Moving to pastures new..

And when we say pastures, we mean waters...

Lightship 95 on the river

This is Lightship 95, lovingly restored by talented engineer & producer Ben Phillips, who has been running a fantastic studio here for the past 8 years, and is taking a break from music to focus on his other business. For various reasons, including the joys of a larger live room, a dedicated vocal booth, and being ON A BOAT, the Soup Studio crew has decided to up sticks and move. We'll be bringing all our gear, instruments, analogue reverbs, delays, outboard, our 24-track tape machine, in fact all of this:

Soup collage close.png

and we're going to put it in here:

Lightship 95 studio live room, photograph by @janklos_photo

Lightship 95 studio live room, photograph by @janklos_photo

and in here:

Lightship 95 studio control room - photo by Ben Phillips

Lightship 95 studio control room - photo by Ben Phillips

It's a privilege to move to such a beautiful, great-sound studio, and we're grateful for to Ben for the opportunity. At Cable Street we've been involved in some incredible records with brilliant musicians, and we invite you all to come and join us at our new home.

Lightship 95 is moored in Trinity Buoy Wharf - between Canning Town and East India DLR stations, the latter of which is only 6 minutes train ride from our current home at Limehouse. We're now taking bookings for October 14th onwards, so please get in touch:

by email on soupstudiolondon@gmail.com

or give us a call on 07986101125

 

Reverb to die for

We're pretty keen on real reverb here at Soup, and the tiled chamber that we built is a crucial part of many of the drum sounds that we can get. Maybe one day we can attach a german hanger to the side of the building to rival the Treetop Flyers:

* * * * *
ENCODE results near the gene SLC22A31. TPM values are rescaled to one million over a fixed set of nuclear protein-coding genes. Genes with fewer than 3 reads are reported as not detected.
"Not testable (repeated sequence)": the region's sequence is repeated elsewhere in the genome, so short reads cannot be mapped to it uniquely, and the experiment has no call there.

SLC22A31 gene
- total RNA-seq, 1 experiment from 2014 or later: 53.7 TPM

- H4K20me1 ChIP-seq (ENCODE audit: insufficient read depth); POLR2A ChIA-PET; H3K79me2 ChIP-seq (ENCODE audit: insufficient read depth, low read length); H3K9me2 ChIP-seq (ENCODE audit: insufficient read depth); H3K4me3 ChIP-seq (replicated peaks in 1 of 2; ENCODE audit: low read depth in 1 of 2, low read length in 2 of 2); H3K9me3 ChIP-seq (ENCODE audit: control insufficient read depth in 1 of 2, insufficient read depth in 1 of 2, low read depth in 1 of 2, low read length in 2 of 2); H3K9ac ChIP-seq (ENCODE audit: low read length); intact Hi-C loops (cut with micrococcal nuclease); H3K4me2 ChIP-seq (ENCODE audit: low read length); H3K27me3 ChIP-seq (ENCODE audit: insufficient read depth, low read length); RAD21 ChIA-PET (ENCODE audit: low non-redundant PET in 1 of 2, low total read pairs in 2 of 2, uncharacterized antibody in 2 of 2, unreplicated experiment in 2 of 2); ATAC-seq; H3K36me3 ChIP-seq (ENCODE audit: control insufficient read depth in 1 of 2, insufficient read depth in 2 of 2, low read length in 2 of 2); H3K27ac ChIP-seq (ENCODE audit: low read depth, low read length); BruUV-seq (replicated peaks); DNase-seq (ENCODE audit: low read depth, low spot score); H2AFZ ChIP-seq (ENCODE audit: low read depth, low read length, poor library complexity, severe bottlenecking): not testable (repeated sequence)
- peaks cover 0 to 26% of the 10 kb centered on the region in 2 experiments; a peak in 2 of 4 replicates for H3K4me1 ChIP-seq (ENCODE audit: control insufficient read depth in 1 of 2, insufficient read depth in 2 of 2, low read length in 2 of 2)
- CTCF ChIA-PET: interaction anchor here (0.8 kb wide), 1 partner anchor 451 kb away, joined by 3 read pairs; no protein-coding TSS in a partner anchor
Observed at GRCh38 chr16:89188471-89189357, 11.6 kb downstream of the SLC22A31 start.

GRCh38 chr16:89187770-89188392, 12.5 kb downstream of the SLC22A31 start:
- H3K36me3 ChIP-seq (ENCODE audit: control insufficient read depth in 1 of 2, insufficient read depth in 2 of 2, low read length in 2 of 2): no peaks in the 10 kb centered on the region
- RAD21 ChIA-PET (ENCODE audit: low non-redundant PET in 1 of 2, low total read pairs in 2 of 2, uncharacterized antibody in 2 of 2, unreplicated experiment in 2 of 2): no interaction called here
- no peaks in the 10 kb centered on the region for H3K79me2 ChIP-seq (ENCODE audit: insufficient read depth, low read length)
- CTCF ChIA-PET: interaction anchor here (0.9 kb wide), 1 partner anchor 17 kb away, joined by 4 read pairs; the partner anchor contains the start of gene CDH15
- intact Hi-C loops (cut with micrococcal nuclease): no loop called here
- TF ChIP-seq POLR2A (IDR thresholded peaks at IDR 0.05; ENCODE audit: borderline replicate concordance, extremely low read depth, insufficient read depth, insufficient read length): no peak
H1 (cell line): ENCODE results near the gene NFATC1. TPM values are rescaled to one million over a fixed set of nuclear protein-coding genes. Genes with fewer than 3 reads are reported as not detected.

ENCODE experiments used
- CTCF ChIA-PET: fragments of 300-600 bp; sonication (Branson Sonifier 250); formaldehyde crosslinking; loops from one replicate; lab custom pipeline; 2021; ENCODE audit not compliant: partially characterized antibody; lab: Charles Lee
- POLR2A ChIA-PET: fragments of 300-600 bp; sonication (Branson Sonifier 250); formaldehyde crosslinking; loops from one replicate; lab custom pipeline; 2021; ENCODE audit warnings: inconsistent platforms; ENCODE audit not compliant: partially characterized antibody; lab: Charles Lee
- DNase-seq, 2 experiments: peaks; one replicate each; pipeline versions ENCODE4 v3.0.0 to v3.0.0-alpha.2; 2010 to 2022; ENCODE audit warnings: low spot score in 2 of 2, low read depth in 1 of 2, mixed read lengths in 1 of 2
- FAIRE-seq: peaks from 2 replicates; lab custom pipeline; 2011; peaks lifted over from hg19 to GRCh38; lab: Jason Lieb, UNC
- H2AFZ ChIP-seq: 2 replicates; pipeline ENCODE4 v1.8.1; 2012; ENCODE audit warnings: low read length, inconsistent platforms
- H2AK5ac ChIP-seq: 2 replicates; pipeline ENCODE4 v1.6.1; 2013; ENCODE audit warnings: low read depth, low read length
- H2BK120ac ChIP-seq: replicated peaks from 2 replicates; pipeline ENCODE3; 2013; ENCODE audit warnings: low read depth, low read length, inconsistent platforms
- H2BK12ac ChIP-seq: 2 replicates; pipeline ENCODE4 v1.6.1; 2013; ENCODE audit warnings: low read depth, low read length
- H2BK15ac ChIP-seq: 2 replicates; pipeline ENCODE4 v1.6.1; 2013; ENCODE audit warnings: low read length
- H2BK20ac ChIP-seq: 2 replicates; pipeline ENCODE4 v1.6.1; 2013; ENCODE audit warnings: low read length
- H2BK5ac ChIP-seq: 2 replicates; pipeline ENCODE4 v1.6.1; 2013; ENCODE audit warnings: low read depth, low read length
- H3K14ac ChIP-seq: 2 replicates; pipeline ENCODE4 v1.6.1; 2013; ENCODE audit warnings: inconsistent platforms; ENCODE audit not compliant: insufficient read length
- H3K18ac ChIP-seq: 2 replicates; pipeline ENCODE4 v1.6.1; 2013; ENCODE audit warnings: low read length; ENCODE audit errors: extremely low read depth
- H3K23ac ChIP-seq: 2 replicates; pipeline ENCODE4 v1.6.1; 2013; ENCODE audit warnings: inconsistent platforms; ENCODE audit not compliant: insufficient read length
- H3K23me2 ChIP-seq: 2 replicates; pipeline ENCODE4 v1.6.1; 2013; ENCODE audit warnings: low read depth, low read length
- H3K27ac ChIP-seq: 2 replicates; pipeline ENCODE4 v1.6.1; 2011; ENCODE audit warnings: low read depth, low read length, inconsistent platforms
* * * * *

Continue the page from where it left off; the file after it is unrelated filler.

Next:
Here is a version of St Andrews Cross we recorded in some downtime whilst we were in Germany in Aug of this year....The song was written about Reid's late Father who lost his battle with Cancer a couple of years back.....hope you enjoy.....

Bass re-amp shootout

Last week we got a present from the magisterial Ian Button. He'd made us a new re-amp box, following this plan in Recording Magazine. We decided to compare it to our classic Radial X-Amp Studio Re-Amper. Have a listen to the results below:

As many will you have noticed, we used James Jamerson's classic line from Marvin Gaye and Tammy Wynette's 'Ain't No Mountain High Enough'. We re-amped it through our Fender Bassman 59 and tried out both of our re-amp boxes. Jamerson would have had no time for any of this nonsense, he plugged his Fender Precision straight into the desk at Motown and played. In the time it took us to re-amp his bass track he'd have probably arranged and recorded three more hit singles. And, ultimately, he'd be right to do so - the difference for this kind of music is very minimal! But they are there - a little more depth to the low-end with the radial, and a little more mid-range poke with the DIY box. Let us know which you prefer!

Photographs by Grant Wilkinson.

Massive thanks to Grant Wilkinson for his visually gratifying photography in and around the studio, have a peep at our awesome shots!

Check out his other work at www.danjec.com